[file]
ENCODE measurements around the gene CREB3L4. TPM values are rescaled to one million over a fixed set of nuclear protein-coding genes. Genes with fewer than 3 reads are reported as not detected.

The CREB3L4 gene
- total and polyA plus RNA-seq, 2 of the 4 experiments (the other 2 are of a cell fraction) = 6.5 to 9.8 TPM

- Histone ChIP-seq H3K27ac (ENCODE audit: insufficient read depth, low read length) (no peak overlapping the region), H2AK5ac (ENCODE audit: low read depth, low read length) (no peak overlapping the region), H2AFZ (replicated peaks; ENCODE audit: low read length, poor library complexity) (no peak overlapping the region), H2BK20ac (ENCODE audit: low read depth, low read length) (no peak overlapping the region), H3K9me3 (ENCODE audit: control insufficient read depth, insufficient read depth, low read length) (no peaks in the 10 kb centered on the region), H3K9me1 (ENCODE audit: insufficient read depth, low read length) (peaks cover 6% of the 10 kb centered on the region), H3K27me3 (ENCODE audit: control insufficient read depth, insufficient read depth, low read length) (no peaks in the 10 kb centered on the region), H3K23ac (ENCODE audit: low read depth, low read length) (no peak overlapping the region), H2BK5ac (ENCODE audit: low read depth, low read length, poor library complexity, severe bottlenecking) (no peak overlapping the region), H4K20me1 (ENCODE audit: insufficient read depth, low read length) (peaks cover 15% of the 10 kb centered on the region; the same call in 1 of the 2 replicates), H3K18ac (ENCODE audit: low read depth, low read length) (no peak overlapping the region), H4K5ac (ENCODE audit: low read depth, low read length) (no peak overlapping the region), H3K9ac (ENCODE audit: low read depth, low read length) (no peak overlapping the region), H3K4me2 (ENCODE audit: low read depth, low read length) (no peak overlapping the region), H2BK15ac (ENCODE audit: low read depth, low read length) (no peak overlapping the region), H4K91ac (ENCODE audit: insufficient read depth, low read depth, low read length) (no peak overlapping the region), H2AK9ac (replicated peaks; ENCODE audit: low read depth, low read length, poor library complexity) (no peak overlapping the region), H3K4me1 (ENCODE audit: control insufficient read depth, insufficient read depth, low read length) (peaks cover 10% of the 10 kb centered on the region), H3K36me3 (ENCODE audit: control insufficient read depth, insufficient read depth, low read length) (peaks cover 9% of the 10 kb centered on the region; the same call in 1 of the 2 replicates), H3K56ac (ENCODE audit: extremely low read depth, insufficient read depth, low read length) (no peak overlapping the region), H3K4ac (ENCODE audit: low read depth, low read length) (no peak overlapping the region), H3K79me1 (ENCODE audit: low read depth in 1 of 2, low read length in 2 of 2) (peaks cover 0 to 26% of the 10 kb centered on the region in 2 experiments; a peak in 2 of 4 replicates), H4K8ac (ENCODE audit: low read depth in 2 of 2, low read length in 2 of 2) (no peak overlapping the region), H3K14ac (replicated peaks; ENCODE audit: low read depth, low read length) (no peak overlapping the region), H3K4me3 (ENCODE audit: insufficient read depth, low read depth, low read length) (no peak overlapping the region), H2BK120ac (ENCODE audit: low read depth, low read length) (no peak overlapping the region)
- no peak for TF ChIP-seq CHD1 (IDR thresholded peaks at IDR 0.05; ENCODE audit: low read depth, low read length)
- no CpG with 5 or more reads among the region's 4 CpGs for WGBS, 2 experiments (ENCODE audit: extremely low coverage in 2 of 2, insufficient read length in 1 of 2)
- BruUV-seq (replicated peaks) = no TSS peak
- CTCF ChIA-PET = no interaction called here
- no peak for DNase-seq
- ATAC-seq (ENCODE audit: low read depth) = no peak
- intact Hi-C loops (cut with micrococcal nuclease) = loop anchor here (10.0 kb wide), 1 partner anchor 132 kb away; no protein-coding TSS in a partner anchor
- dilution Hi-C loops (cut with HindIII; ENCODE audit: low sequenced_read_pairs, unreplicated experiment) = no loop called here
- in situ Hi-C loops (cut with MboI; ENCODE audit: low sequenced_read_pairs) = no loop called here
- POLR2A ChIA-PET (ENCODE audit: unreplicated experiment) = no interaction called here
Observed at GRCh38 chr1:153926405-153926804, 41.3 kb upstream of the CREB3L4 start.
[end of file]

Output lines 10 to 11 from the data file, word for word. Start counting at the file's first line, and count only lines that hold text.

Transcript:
- ATAC-seq (ENCODE audit: low read depth) = no peak
- intact Hi-C loops (cut with micrococcal nuclease) = loop anchor here (10.0 kb wide), 1 partner anchor 132 kb away; no protein-coding TSS in a partner anchor